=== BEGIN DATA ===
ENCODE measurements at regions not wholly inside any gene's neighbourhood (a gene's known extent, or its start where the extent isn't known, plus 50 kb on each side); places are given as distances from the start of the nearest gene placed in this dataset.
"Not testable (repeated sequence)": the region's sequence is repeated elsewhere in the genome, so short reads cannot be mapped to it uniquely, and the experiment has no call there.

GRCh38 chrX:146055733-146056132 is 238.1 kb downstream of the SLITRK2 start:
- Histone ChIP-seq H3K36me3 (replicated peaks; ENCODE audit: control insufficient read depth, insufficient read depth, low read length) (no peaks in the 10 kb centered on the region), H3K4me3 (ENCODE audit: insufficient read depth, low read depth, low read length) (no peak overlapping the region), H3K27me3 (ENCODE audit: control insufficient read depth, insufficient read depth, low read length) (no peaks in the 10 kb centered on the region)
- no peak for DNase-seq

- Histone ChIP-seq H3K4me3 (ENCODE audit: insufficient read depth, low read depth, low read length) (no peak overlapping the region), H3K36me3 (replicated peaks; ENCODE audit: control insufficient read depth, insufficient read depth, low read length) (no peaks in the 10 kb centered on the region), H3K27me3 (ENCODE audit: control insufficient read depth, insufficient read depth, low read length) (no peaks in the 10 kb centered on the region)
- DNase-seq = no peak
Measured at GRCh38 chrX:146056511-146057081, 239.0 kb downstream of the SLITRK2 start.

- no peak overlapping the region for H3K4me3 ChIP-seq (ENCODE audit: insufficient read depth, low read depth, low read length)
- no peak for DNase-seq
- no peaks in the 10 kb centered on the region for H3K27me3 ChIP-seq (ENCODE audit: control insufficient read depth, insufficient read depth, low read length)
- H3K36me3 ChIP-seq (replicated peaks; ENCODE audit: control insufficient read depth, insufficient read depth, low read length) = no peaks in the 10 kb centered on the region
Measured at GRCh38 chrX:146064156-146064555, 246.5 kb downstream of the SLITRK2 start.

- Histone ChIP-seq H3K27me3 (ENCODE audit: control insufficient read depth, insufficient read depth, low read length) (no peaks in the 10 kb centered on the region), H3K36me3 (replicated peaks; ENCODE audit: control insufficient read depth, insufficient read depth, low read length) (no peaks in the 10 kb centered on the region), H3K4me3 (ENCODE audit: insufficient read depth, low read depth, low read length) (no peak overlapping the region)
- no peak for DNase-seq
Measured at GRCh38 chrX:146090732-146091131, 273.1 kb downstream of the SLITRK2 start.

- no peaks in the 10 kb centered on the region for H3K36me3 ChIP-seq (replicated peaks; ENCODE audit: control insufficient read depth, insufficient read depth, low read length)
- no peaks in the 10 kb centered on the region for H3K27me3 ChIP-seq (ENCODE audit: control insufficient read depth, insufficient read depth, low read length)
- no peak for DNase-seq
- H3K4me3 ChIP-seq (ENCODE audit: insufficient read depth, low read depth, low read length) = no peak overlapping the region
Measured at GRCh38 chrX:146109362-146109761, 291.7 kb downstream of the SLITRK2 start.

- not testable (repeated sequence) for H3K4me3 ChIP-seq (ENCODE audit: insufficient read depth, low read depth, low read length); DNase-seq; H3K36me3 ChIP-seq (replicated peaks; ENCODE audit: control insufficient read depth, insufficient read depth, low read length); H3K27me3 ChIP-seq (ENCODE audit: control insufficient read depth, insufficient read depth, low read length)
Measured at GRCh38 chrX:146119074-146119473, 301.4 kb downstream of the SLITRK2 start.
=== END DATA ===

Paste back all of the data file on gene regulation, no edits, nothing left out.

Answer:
ENCODE measurements at regions not wholly inside any gene's neighbourhood (a gene's known extent, or its start where the extent isn't known, plus 50 kb on each side); places are given as distances from the start of the nearest gene placed in this dataset.
"Not testable (repeated sequence)": the region's sequence is repeated elsewhere in the genome, so short reads cannot be mapped to it uniquely, and the experiment has no call there.

GRCh38 chrX:146055733-146056132 is 238.1 kb downstream of the SLITRK2 start:
- Histone ChIP-seq H3K36me3 (replicated peaks; ENCODE audit: control insufficient read depth, insufficient read depth, low read length) (no peaks in the 10 kb centered on the region), H3K4me3 (ENCODE audit: insufficient read depth, low read depth, low read length) (no peak overlapping the region), H3K27me3 (ENCODE audit: control insufficient read depth, insufficient read depth, low read length) (no peaks in the 10 kb centered on the region)
- no peak for DNase-seq

- Histone ChIP-seq H3K4me3 (ENCODE audit: insufficient read depth, low read depth, low read length) (no peak overlapping the region), H3K36me3 (replicated peaks; ENCODE audit: control insufficient read depth, insufficient read depth, low read length) (no peaks in the 10 kb centered on the region), H3K27me3 (ENCODE audit: control insufficient read depth, insufficient read depth, low read length) (no peaks in the 10 kb centered on the region)
- DNase-seq = no peak
Measured at GRCh38 chrX:146056511-146057081, 239.0 kb downstream of the SLITRK2 start.

- no peak overlapping the region for H3K4me3 ChIP-seq (ENCODE audit: insufficient read depth, low read depth, low read length)
- no peak for DNase-seq
- no peaks in the 10 kb centered on the region for H3K27me3 ChIP-seq (ENCODE audit: control insufficient read depth, insufficient read depth, low read length)
- H3K36me3 ChIP-seq (replicated peaks; ENCODE audit: control insufficient read depth, insufficient read depth, low read length) = no peaks in the 10 kb centered on the region
Measured at GRCh38 chrX:146064156-146064555, 246.5 kb downstream of the SLITRK2 start.

- Histone ChIP-seq H3K27me3 (ENCODE audit: control insufficient read depth, insufficient read depth, low read length) (no peaks in the 10 kb centered on the region), H3K36me3 (replicated peaks; ENCODE audit: control insufficient read depth, insufficient read depth, low read length) (no peaks in the 10 kb centered on the region), H3K4me3 (ENCODE audit: insufficient read depth, low read depth, low read length) (no peak overlapping the region)
- no peak for DNase-seq
Measured at GRCh38 chrX:146090732-146091131, 273.1 kb downstream of the SLITRK2 start.

- no peaks in the 10 kb centered on the region for H3K36me3 ChIP-seq (replicated peaks; ENCODE audit: control insufficient read depth, insufficient read depth, low read length)
- no peaks in the 10 kb centered on the region for H3K27me3 ChIP-seq (ENCODE audit: control insufficient read depth, insufficient read depth, low read length)
- no peak for DNase-seq
- H3K4me3 ChIP-seq (ENCODE audit: insufficient read depth, low read depth, low read length) = no peak overlapping the region
Measured at GRCh38 chrX:146109362-146109761, 291.7 kb downstream of the SLITRK2 start.

- not testable (repeated sequence) for H3K4me3 ChIP-seq (ENCODE audit: insufficient read depth, low read depth, low read length); DNase-seq; H3K36me3 ChIP-seq (replicated peaks; ENCODE audit: control insufficient read depth, insufficient read depth, low read length); H3K27me3 ChIP-seq (ENCODE audit: control insufficient read depth, insufficient read depth, low read length)
Measured at GRCh38 chrX:146119074-146119473, 301.4 kb downstream of the SLITRK2 start.